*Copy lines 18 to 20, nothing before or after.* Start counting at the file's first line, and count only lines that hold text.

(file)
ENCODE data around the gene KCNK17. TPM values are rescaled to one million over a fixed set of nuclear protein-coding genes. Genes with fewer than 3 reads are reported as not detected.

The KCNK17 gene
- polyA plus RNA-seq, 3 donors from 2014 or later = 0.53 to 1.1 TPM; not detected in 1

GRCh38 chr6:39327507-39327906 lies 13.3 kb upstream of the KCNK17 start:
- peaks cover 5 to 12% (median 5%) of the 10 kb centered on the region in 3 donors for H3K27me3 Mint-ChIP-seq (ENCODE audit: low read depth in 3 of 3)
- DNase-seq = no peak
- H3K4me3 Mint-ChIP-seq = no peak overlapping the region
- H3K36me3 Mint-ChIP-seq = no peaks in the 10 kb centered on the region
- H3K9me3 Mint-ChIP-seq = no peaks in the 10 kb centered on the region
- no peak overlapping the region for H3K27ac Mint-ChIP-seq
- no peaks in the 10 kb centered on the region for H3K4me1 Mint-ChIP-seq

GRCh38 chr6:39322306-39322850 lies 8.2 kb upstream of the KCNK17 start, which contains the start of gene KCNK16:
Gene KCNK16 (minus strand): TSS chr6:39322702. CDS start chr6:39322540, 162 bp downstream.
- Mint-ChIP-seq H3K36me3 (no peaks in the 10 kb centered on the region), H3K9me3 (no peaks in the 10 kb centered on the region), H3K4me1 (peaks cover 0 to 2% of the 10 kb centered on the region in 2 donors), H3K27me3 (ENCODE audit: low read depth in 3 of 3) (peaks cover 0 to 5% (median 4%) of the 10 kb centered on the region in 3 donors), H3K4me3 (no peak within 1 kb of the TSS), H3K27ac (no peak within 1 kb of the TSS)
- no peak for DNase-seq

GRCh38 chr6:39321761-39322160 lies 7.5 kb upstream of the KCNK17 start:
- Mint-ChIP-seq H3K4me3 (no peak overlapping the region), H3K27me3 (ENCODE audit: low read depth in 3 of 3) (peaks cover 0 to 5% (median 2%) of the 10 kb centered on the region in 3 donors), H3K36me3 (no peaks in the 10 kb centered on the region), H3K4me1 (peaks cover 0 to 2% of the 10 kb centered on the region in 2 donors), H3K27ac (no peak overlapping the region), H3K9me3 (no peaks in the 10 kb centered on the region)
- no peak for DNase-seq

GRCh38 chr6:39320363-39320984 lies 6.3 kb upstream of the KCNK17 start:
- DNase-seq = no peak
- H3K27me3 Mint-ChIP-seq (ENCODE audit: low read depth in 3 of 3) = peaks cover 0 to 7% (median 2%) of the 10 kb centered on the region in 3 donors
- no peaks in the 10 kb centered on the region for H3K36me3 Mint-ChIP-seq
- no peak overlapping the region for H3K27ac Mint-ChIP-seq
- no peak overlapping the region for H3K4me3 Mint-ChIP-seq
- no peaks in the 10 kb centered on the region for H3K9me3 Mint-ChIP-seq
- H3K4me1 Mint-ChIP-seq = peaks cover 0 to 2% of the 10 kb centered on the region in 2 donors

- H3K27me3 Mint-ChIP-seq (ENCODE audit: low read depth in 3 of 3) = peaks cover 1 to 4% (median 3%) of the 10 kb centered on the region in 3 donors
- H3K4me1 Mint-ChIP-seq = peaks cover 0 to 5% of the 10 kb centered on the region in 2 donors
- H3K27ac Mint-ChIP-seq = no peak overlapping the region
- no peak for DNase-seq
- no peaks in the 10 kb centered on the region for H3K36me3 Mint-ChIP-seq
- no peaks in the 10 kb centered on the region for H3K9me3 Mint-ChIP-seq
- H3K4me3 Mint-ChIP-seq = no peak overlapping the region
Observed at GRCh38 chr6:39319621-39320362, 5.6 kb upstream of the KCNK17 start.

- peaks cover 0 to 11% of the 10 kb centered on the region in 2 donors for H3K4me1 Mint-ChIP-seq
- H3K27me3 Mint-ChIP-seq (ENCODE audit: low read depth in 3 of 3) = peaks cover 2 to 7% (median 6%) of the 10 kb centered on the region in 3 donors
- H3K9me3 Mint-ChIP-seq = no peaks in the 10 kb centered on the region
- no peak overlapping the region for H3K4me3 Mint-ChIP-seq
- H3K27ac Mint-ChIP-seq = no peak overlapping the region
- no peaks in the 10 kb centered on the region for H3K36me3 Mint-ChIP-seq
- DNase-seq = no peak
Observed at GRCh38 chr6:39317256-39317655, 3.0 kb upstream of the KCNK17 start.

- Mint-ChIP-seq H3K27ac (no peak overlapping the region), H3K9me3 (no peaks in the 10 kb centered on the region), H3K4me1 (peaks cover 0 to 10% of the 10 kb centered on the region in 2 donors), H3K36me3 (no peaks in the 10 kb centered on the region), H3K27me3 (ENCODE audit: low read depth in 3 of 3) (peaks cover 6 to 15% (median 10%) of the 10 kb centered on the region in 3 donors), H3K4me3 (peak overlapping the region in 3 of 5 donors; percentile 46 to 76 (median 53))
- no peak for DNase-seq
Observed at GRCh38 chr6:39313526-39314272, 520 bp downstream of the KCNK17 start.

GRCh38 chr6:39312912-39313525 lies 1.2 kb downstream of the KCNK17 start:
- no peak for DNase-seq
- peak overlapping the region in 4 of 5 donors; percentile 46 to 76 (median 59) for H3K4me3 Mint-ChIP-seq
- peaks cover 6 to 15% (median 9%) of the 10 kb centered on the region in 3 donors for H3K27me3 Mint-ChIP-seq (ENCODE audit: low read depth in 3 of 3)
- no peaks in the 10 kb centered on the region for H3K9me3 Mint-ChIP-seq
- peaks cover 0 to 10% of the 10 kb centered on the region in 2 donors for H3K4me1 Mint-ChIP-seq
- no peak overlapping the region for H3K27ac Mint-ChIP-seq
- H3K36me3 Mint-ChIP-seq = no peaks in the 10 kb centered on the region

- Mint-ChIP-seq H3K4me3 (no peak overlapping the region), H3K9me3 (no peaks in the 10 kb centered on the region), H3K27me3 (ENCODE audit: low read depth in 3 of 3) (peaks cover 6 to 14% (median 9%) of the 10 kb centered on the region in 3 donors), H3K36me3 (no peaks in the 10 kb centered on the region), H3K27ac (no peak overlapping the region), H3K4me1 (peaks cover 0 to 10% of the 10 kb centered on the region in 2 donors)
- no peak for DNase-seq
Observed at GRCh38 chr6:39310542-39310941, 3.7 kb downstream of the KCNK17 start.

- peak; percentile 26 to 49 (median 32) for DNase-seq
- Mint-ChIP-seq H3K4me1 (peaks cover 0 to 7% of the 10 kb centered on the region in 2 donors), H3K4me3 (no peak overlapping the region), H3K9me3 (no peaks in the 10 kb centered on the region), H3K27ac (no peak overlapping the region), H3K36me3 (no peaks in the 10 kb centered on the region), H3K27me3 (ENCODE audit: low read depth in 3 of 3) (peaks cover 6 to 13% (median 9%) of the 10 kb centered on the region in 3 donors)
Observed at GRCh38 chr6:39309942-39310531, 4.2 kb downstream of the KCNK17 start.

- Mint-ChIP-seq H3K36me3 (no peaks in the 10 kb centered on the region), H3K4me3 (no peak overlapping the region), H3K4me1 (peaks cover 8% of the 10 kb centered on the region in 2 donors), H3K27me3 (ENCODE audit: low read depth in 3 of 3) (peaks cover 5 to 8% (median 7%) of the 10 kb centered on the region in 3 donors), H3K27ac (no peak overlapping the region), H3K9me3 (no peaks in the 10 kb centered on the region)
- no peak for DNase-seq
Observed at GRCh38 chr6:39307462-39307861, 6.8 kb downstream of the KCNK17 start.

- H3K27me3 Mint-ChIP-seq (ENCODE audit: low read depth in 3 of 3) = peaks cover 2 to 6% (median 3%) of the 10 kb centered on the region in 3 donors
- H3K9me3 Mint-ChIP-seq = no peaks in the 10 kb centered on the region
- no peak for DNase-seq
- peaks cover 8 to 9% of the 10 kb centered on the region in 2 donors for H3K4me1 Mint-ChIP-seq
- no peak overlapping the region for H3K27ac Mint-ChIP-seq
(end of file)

- no peak for DNase-seq

GRCh38 chr6:39320363-39320984 lies 6.3 kb upstream of the KCNK17 start:
- DNase-seq = no peak